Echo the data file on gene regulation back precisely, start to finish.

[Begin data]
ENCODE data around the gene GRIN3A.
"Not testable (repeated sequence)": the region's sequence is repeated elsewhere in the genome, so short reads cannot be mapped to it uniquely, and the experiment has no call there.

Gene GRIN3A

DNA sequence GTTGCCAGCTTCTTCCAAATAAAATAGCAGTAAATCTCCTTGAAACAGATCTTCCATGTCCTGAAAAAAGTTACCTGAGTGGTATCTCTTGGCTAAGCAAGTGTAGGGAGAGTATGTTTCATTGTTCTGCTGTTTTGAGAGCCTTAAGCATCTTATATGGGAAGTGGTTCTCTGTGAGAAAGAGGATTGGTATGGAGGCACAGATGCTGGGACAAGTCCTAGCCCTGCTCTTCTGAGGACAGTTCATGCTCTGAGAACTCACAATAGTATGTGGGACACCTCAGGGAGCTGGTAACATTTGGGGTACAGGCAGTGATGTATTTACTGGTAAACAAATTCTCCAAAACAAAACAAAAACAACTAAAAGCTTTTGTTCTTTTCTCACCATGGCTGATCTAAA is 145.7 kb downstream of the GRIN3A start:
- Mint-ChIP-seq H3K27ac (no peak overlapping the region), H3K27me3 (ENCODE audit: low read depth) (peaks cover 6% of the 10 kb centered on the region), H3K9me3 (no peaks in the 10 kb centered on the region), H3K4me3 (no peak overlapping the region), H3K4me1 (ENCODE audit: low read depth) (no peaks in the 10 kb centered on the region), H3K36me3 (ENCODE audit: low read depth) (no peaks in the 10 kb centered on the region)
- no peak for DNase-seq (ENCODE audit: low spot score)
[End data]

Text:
ENCODE data around the gene GRIN3A.
"Not testable (repeated sequence)": the region's sequence is repeated elsewhere in the genome, so short reads cannot be mapped to it uniquely, and the experiment has no call there.

Gene GRIN3A

DNA sequence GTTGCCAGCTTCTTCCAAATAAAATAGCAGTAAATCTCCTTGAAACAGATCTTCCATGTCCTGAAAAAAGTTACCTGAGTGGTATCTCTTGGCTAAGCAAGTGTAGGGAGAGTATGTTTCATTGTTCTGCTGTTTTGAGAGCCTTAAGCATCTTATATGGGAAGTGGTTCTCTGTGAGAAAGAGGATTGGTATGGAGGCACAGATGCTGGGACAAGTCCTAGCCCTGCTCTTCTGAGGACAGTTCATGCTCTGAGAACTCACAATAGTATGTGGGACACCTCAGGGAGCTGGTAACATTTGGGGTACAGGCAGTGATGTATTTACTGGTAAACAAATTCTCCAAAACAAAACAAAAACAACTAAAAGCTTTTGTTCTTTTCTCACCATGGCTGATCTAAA is 145.7 kb downstream of the GRIN3A start:
- Mint-ChIP-seq H3K27ac (no peak overlapping the region), H3K27me3 (ENCODE audit: low read depth) (peaks cover 6% of the 10 kb centered on the region), H3K9me3 (no peaks in the 10 kb centered on the region), H3K4me3 (no peak overlapping the region), H3K4me1 (ENCODE audit: low read depth) (no peaks in the 10 kb centered on the region), H3K36me3 (ENCODE audit: low read depth) (no peaks in the 10 kb centered on the region)
- no peak for DNase-seq (ENCODE audit: low spot score)